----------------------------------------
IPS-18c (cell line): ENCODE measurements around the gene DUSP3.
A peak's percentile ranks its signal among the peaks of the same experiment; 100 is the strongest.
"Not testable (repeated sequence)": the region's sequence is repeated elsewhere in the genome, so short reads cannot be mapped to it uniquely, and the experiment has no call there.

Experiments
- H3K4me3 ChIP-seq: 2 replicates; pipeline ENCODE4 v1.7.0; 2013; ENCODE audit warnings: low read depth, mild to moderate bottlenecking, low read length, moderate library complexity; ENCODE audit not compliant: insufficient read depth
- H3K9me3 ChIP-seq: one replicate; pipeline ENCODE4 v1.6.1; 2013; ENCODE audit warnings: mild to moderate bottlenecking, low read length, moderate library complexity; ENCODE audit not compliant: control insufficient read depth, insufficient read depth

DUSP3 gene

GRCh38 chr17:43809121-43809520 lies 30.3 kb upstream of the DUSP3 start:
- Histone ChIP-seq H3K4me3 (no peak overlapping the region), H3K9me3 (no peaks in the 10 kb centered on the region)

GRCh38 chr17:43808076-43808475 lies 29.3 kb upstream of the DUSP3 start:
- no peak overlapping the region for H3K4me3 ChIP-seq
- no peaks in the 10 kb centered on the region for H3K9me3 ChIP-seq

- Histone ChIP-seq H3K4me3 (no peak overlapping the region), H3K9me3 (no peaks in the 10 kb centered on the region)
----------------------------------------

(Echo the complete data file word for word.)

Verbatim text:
IPS-18c (cell line): ENCODE measurements around the gene DUSP3.
A peak's percentile ranks its signal among the peaks of the same experiment; 100 is the strongest.
"Not testable (repeated sequence)": the region's sequence is repeated elsewhere in the genome, so short reads cannot be mapped to it uniquely, and the experiment has no call there.

Experiments
- H3K4me3 ChIP-seq: 2 replicates; pipeline ENCODE4 v1.7.0; 2013; ENCODE audit warnings: low read depth, mild to moderate bottlenecking, low read length, moderate library complexity; ENCODE audit not compliant: insufficient read depth
- H3K9me3 ChIP-seq: one replicate; pipeline ENCODE4 v1.6.1; 2013; ENCODE audit warnings: mild to moderate bottlenecking, low read length, moderate library complexity; ENCODE audit not compliant: control insufficient read depth, insufficient read depth

DUSP3 gene

GRCh38 chr17:43809121-43809520 lies 30.3 kb upstream of the DUSP3 start:
- Histone ChIP-seq H3K4me3 (no peak overlapping the region), H3K9me3 (no peaks in the 10 kb centered on the region)

GRCh38 chr17:43808076-43808475 lies 29.3 kb upstream of the DUSP3 start:
- no peak overlapping the region for H3K4me3 ChIP-seq
- no peaks in the 10 kb centered on the region for H3K9me3 ChIP-seq

- Histone ChIP-seq H3K4me3 (no peak overlapping the region), H3K9me3 (no peaks in the 10 kb centered on the region)